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Big Red One, The (1980)

The most ambitious war film in Samuel Fuller’s career, a chronicle of his own experiences with the 1st Infantry Division in World War II, The Big Red One was a long time coming.

When it finally made it to the screen, a wholesale re-editing by the studio and a tacked-on narration (by filmmaker Jim McBride) made it something less than Fuller had intended – he originally provided the studio with four-hour and two-hour cuts, both of which were rejected.

Nevertheless, it’s a grand, idiosyncratic war epic with wonderful poetic ideas, intense emotions and haunting images rich in metaphysical portent.

The film follows the fortunes and misfortunes of a squad from the 1st US Infantry Division (‘The Big Red One’) through World War II, from a beachhead assault on North Africa to France, Sicily, Belgium and on to the liberation of a concentration camp in Czechoslovakia.

The effective cast is headed by Lee Marvin (as the nameless grim, battle-hardened sergeant) with Mark Hamill, Bobby Di Cicco and Robert Carradine (as the dogface who corresponds most closely to Fuller himself).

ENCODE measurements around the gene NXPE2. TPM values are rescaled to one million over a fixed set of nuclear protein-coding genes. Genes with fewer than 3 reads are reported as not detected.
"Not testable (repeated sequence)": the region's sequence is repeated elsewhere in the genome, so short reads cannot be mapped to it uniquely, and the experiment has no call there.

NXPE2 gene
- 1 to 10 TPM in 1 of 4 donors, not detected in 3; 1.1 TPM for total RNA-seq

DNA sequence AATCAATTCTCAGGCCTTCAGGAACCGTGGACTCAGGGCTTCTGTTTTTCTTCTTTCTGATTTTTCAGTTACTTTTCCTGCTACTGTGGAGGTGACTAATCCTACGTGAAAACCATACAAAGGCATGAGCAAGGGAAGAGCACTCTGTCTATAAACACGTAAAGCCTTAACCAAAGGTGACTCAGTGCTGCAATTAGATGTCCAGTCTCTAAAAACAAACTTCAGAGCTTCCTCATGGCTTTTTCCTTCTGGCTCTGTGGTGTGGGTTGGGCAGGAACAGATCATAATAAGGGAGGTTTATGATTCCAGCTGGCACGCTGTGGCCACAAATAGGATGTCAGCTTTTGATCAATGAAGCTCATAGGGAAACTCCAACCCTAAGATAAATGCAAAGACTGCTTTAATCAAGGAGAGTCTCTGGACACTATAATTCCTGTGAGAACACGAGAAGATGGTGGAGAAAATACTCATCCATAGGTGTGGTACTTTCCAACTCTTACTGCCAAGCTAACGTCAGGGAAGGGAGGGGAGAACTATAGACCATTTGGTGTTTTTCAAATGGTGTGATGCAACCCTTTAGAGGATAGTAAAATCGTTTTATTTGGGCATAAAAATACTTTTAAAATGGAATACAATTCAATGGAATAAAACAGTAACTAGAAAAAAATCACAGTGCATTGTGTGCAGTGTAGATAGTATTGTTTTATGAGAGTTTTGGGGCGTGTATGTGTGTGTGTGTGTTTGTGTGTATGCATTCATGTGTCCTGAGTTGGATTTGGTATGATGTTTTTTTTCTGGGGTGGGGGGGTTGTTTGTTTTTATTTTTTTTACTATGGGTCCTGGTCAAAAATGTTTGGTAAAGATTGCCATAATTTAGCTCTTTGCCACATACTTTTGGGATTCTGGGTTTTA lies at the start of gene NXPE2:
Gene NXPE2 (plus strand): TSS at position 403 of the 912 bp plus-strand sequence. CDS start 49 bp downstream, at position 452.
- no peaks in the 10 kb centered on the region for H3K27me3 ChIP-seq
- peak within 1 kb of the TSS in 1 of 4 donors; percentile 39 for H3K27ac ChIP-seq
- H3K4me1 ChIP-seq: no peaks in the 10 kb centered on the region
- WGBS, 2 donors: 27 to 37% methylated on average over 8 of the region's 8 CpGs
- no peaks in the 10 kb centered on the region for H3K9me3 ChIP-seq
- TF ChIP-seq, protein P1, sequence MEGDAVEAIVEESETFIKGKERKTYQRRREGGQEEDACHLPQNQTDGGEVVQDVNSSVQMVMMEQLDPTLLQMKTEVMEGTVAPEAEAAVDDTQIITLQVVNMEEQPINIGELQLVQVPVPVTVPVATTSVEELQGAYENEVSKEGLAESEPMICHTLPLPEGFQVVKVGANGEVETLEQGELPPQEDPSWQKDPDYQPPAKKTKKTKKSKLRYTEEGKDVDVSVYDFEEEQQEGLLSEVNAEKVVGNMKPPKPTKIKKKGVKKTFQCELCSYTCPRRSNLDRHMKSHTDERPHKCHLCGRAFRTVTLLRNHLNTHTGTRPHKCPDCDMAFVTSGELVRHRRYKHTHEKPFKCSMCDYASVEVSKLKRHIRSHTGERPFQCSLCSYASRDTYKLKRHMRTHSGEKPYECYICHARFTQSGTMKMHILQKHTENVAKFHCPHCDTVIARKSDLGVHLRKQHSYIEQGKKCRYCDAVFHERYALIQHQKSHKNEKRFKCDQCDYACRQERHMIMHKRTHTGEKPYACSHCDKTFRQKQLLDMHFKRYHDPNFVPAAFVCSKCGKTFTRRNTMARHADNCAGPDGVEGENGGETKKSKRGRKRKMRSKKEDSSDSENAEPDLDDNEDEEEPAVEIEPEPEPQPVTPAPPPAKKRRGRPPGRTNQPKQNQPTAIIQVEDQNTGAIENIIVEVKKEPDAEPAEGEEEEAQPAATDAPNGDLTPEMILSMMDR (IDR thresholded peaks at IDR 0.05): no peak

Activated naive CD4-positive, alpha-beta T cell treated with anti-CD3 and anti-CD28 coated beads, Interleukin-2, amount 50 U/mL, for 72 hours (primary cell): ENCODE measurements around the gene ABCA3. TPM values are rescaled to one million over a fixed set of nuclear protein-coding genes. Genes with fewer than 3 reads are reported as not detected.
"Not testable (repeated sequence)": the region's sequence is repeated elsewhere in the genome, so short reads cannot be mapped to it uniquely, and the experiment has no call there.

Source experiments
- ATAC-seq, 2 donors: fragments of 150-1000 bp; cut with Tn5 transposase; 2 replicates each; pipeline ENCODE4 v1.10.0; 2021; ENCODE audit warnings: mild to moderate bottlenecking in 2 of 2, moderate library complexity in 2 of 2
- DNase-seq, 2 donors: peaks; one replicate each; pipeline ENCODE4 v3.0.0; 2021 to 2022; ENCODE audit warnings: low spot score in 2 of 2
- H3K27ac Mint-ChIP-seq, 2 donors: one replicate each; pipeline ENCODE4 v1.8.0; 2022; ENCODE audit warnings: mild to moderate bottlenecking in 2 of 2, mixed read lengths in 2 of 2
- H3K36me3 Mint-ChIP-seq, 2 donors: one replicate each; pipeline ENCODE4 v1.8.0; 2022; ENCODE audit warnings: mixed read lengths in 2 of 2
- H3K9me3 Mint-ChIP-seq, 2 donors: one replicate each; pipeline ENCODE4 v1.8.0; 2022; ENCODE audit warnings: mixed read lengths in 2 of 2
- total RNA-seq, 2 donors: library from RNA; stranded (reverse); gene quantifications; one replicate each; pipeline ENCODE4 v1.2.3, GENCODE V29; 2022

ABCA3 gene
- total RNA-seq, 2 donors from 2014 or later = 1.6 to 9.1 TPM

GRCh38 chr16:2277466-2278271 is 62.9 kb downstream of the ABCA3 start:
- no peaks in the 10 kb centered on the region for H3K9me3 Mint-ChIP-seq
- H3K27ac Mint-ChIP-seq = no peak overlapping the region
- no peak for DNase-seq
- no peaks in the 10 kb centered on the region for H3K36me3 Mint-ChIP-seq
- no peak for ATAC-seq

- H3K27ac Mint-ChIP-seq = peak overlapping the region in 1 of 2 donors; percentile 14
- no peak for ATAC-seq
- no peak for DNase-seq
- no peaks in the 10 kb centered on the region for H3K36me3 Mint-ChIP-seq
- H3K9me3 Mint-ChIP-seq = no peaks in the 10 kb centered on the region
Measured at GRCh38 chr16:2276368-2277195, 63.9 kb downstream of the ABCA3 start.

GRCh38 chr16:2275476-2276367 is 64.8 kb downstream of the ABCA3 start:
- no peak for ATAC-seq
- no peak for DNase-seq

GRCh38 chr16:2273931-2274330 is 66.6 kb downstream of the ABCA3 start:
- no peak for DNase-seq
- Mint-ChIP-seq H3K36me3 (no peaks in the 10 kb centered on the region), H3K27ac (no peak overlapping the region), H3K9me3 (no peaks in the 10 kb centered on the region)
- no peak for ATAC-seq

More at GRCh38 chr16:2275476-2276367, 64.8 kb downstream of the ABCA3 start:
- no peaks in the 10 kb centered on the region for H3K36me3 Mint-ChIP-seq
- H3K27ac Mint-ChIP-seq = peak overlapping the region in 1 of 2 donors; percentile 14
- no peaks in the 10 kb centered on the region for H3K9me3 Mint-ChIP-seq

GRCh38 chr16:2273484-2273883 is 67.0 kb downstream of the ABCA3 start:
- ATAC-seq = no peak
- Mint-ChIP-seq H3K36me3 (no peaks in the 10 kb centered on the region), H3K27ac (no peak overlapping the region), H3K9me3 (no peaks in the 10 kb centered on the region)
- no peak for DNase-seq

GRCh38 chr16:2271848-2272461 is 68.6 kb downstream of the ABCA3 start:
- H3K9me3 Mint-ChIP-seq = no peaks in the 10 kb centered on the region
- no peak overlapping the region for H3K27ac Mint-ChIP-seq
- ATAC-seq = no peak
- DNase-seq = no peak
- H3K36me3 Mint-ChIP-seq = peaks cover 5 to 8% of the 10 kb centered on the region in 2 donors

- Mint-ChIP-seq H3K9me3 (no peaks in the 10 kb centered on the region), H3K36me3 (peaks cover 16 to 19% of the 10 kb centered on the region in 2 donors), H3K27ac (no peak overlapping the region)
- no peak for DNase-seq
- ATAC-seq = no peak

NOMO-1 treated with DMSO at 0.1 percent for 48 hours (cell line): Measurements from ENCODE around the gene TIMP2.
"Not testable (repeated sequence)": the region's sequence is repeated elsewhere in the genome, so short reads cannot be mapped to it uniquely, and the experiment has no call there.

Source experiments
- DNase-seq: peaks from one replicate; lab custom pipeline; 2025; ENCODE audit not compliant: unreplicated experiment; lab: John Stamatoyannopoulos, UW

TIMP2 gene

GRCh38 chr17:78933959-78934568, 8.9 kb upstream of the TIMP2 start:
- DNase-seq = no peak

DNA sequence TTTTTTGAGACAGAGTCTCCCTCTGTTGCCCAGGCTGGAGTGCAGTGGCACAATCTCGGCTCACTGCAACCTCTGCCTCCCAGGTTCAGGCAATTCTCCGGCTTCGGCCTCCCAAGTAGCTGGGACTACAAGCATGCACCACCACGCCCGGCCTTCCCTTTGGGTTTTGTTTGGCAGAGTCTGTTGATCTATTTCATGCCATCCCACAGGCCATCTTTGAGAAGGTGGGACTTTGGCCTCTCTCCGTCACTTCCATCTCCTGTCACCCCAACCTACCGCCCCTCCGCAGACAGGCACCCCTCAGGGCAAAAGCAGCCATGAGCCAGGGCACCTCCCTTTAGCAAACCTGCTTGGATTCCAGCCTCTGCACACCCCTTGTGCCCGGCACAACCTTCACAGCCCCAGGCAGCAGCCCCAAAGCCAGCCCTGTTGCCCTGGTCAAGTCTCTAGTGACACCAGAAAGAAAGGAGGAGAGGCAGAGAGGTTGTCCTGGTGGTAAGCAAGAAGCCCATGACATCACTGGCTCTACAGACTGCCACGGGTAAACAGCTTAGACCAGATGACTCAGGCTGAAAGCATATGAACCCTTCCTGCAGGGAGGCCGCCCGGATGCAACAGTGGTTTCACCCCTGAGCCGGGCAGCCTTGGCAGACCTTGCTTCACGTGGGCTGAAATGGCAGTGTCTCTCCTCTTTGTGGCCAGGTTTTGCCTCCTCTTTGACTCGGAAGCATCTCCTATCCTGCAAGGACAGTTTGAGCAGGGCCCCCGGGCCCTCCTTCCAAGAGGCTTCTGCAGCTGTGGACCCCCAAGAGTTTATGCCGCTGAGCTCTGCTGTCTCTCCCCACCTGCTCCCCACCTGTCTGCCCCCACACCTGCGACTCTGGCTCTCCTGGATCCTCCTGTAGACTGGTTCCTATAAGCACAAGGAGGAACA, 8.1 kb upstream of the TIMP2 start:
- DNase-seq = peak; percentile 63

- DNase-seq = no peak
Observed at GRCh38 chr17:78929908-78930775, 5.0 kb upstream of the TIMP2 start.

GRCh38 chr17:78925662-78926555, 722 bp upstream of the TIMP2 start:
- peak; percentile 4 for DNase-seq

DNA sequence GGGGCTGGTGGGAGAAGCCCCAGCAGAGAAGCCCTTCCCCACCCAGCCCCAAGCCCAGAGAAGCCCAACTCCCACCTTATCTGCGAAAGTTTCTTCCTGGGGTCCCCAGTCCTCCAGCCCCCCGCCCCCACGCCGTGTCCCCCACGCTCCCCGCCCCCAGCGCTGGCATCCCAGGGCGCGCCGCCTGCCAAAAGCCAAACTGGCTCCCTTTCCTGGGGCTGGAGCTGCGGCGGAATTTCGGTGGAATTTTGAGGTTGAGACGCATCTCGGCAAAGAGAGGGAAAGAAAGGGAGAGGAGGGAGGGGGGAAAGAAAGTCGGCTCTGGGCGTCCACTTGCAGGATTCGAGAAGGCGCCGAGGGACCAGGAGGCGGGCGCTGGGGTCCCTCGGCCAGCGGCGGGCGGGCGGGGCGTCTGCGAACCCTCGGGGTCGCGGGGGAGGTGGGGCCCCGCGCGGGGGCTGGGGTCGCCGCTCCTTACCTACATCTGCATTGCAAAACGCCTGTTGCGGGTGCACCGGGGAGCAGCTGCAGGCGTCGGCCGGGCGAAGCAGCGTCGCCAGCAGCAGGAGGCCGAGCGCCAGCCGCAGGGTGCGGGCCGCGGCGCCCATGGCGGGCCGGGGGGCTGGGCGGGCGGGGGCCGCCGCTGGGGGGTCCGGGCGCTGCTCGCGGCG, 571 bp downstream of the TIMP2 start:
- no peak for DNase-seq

Packed with energy and observation, it is full of unforgettable, spellbinding moments and haunting surrealistic images: An inmate in an insane asylum grabbing and using a machine gun while declaring his enthusiasm for war; a soldier carrying a dead child after the liberation of one of the death camps in an uncanny sequence; and a protracted focussing on a corpse’s wristwatch during the Normandy landing – a sequence that Steven Spielberg was clearly well aware of when he made Saving Private Ryan (1998).

The film, shot almost entirely on location in Israel, was two years in the making. A quarry at Rosh Ha’ayin near Tel Aviv doubled for the Kasserine Pass in Tunisia; a Roman amphitheatre at Beit She’an near the Israel-Jordan border stood in for the El Djem Coliseum in Tunisia; North African and European beach invasion scenes were shot on beaches at Caesarea and Netanya, midway between Haifa and Tel Aviv; Sicilian village scenes were shot in Haifa; and an abandoned armoury at Schneller Army Base in Jerusalem stood in for Falkenau concentration camp, its swastikas hidden from the religious school opposite.

The Sergeant
Lee Marvin
Mark Hamill
Robert Carradine
Bobby Dicicco
Kelly Ward
Stéphane Audran
Siegfried Rauch
Serge Marquand
Charles Macaulay
Alain Doutey
Vichy Colonel
Maurice Marsac
Dog Face POW
Colin Gilbert
Joseph Clark
Ken Campbell
Doug Werner
Perry Lang
Howard Delman

Samuel Fuller